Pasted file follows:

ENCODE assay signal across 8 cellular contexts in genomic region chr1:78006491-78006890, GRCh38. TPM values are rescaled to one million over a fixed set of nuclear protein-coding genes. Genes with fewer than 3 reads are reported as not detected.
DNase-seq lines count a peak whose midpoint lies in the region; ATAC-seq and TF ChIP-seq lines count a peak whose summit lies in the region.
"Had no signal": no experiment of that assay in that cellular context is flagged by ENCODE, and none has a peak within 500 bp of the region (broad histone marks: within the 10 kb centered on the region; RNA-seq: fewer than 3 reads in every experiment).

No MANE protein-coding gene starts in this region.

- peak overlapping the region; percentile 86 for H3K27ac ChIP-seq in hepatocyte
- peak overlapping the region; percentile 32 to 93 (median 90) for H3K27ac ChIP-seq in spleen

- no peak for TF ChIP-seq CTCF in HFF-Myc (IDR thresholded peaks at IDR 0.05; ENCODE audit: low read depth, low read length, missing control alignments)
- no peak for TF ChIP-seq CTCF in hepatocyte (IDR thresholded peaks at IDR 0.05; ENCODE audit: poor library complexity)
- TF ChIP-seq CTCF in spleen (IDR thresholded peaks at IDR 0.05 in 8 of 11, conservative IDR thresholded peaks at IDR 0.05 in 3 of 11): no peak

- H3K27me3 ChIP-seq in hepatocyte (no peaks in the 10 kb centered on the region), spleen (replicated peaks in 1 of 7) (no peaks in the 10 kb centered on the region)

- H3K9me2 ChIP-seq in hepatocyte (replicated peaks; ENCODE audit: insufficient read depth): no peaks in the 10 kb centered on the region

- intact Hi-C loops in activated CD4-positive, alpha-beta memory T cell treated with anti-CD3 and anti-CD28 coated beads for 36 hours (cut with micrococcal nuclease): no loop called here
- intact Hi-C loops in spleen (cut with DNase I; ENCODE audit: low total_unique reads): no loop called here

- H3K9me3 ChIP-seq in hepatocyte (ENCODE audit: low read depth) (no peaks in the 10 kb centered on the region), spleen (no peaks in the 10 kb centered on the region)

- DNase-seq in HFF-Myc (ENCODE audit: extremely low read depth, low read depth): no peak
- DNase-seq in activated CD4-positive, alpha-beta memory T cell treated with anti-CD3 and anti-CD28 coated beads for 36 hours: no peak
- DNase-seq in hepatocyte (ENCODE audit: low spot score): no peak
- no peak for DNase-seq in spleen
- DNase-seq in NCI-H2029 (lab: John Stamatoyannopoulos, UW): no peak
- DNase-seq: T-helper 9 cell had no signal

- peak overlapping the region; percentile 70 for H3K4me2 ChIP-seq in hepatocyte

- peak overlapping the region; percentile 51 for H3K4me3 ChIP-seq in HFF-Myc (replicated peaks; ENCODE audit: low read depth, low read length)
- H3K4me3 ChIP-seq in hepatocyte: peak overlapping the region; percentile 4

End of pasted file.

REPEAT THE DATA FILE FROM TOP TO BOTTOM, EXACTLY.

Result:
ENCODE assay signal across 8 cellular contexts in genomic region chr1:78006491-78006890, GRCh38. TPM values are rescaled to one million over a fixed set of nuclear protein-coding genes. Genes with fewer than 3 reads are reported as not detected.
DNase-seq lines count a peak whose midpoint lies in the region; ATAC-seq and TF ChIP-seq lines count a peak whose summit lies in the region.
"Had no signal": no experiment of that assay in that cellular context is flagged by ENCODE, and none has a peak within 500 bp of the region (broad histone marks: within the 10 kb centered on the region; RNA-seq: fewer than 3 reads in every experiment).

No MANE protein-coding gene starts in this region.

- peak overlapping the region; percentile 86 for H3K27ac ChIP-seq in hepatocyte
- peak overlapping the region; percentile 32 to 93 (median 90) for H3K27ac ChIP-seq in spleen

- no peak for TF ChIP-seq CTCF in HFF-Myc (IDR thresholded peaks at IDR 0.05; ENCODE audit: low read depth, low read length, missing control alignments)
- no peak for TF ChIP-seq CTCF in hepatocyte (IDR thresholded peaks at IDR 0.05; ENCODE audit: poor library complexity)
- TF ChIP-seq CTCF in spleen (IDR thresholded peaks at IDR 0.05 in 8 of 11, conservative IDR thresholded peaks at IDR 0.05 in 3 of 11): no peak

- H3K27me3 ChIP-seq in hepatocyte (no peaks in the 10 kb centered on the region), spleen (replicated peaks in 1 of 7) (no peaks in the 10 kb centered on the region)

- H3K9me2 ChIP-seq in hepatocyte (replicated peaks; ENCODE audit: insufficient read depth): no peaks in the 10 kb centered on the region

- intact Hi-C loops in activated CD4-positive, alpha-beta memory T cell treated with anti-CD3 and anti-CD28 coated beads for 36 hours (cut with micrococcal nuclease): no loop called here
- intact Hi-C loops in spleen (cut with DNase I; ENCODE audit: low total_unique reads): no loop called here

- H3K9me3 ChIP-seq in hepatocyte (ENCODE audit: low read depth) (no peaks in the 10 kb centered on the region), spleen (no peaks in the 10 kb centered on the region)

- DNase-seq in HFF-Myc (ENCODE audit: extremely low read depth, low read depth): no peak
- DNase-seq in activated CD4-positive, alpha-beta memory T cell treated with anti-CD3 and anti-CD28 coated beads for 36 hours: no peak
- DNase-seq in hepatocyte (ENCODE audit: low spot score): no peak
- no peak for DNase-seq in spleen
- DNase-seq in NCI-H2029 (lab: John Stamatoyannopoulos, UW): no peak
- DNase-seq: T-helper 9 cell had no signal

- peak overlapping the region; percentile 70 for H3K4me2 ChIP-seq in hepatocyte

- peak overlapping the region; percentile 51 for H3K4me3 ChIP-seq in HFF-Myc (replicated peaks; ENCODE audit: low read depth, low read length)
- H3K4me3 ChIP-seq in hepatocyte: peak overlapping the region; percentile 4